First, she colored a picture of an apple with a worn in it. If you notice, she decided to color the worm with 3 colors at once. Very pretty. I helped some, because she wanted me to, but I tried to get her to do most of it. I wanted it to be HER work.

We made a game that I printed off a web site that I came across. It was called "Five Red Apples." I used contact paper on the game pieces, so, as she was playing with them, they wouldn't get bent or torn. Then I let her glue the tree to the back of our book. She had so much fun playing this game over and over and over.

I glued the poem inside on the top left hand side, and I made a pocket to hold the game pieces under the poem. The pocket was made out of a piece of card stock that was held on with packing tape. I taped one side down, and then I stuck my finger under it a little to be sure there would be room for the pieces. Then I taped the other side and the bottom down.

I had given Little Sister a piece of paper to draw an apple. But when I came back to check on her, she told me she had drawn a cloud, like the cloud in our apple game. So I wanted to include that in her book.

Little Sister learned that there are 4 seasons, and she made a book showing the differences in an apple tree in each season. She also learned that apples are ready for picking in the fall!

We also made another similar circle picture chart - or whatever you want to call that thing - that we glued in the center of the book. It showed the apple tree in each of the different seasons. Also, at the very bottom center of the book, we taped down the seeds that we counted from an apple we cut. After we cut the apple for our lunch, she learned what a half and a whole are, and she was able to tangibly learn that it takes 2 halves to make a whole apple.

And these are the pictures of our finished book. She was so proud of her work. On the front cover, I cut her apple picture in half, and I glued half to each side. Also, I let her take a bingo dot maker, and she made red "apples" all over the cover. I came behind her with a green marker and made stems and leaves on them.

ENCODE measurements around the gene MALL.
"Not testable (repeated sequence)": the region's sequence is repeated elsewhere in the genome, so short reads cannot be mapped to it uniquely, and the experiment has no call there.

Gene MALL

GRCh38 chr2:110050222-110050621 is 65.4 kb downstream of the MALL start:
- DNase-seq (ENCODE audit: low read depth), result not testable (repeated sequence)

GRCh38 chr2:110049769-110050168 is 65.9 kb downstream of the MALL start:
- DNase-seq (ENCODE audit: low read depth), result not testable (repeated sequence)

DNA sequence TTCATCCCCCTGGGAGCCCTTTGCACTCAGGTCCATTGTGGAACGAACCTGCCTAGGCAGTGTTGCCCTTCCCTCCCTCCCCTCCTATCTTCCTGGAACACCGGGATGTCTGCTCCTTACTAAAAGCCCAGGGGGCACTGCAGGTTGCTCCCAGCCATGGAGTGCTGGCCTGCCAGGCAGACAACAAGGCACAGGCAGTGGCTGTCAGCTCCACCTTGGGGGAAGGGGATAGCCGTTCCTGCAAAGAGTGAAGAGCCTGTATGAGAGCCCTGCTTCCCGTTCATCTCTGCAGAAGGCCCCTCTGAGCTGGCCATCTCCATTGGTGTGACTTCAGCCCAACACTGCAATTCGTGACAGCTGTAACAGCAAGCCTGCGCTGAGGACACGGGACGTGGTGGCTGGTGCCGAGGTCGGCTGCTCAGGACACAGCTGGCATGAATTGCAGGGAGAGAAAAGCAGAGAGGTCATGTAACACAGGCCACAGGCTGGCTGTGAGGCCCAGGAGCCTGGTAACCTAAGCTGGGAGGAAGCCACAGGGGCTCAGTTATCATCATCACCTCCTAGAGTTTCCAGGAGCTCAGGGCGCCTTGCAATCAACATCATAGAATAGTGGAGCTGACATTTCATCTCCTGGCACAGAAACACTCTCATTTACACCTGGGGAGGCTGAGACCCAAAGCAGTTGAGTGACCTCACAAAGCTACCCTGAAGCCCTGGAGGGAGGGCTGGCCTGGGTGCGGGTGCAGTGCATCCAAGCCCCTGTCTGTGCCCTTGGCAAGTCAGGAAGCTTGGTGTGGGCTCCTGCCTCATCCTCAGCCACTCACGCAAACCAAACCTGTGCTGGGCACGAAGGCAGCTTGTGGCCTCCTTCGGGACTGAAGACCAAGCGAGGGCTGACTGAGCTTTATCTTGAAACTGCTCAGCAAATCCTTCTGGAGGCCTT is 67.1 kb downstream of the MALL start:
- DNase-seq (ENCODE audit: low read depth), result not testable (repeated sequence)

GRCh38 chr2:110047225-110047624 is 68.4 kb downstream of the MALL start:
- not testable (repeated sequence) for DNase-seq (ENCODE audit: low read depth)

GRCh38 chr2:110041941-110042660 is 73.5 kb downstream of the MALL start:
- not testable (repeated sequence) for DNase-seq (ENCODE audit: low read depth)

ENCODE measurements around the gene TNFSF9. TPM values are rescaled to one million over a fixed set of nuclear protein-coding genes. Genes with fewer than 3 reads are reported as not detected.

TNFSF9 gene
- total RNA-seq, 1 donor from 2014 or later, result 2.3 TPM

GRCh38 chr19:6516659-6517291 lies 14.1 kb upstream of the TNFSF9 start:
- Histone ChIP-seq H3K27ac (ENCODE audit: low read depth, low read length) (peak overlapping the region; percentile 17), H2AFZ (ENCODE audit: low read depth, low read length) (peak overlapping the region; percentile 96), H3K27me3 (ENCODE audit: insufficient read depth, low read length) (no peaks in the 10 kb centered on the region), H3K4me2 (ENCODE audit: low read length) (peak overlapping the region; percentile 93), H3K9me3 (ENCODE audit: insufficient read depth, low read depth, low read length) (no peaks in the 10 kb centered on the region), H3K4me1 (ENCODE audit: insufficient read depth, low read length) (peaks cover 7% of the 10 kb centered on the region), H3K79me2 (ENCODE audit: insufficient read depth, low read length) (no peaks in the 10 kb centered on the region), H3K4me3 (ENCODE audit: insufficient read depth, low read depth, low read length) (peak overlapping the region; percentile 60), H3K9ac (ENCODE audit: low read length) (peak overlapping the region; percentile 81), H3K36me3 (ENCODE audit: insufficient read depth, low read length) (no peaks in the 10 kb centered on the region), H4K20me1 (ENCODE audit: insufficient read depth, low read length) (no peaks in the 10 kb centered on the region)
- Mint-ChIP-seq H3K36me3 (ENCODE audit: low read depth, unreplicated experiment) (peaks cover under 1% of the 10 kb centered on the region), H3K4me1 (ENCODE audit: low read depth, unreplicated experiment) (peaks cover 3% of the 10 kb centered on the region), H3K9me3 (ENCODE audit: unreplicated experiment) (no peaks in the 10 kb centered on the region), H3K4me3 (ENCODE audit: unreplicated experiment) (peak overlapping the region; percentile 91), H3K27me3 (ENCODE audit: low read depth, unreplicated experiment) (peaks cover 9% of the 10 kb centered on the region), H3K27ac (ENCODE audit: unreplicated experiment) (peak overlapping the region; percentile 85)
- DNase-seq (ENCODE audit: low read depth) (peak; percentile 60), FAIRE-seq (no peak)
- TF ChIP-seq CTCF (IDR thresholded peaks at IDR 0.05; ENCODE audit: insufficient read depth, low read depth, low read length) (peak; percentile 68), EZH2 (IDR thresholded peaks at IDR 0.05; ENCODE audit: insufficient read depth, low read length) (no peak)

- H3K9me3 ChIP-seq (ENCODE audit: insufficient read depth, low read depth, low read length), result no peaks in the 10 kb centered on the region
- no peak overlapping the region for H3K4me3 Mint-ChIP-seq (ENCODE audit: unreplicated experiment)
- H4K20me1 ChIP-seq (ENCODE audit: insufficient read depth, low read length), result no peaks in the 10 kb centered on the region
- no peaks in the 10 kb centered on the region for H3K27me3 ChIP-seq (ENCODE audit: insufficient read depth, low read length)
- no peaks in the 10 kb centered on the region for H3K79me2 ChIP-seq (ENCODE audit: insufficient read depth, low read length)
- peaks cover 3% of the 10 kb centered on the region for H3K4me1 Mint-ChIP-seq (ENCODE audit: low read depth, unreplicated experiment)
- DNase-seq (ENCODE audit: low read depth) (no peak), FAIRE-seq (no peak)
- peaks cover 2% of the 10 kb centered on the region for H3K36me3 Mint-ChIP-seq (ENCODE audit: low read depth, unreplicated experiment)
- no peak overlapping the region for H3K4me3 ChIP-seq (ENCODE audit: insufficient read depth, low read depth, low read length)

Just to be clear, she and I did not try to make the entire book all in one day. We worked on the different parts for a few days, and then I came back, while she was playing one day, and glued part of the book. She helped with the dots on the front and gluing the game on the back. She also glued in both "tree" books. The glue stick was a BIG hit!!

So if you have a pre-schooler who just isn't big enough for "big school" but still is underfoot, try making a lapbook with them. It is a fun way to learn on their level, and it can include anything you would like to teach them. The biggest point here is this. Don't teach only to your oldest children. The younger ones will feel left out and neglected. This project really helped Little Sister to feel like she was included with "the big kids"! And I haven't decided what our next lapbook will be about, but I know it will be fun, and we will be starting it soon!

“Be who you are and say what you feel because those who mind don't matter and those who matter don't mind.” ~Dr. Suess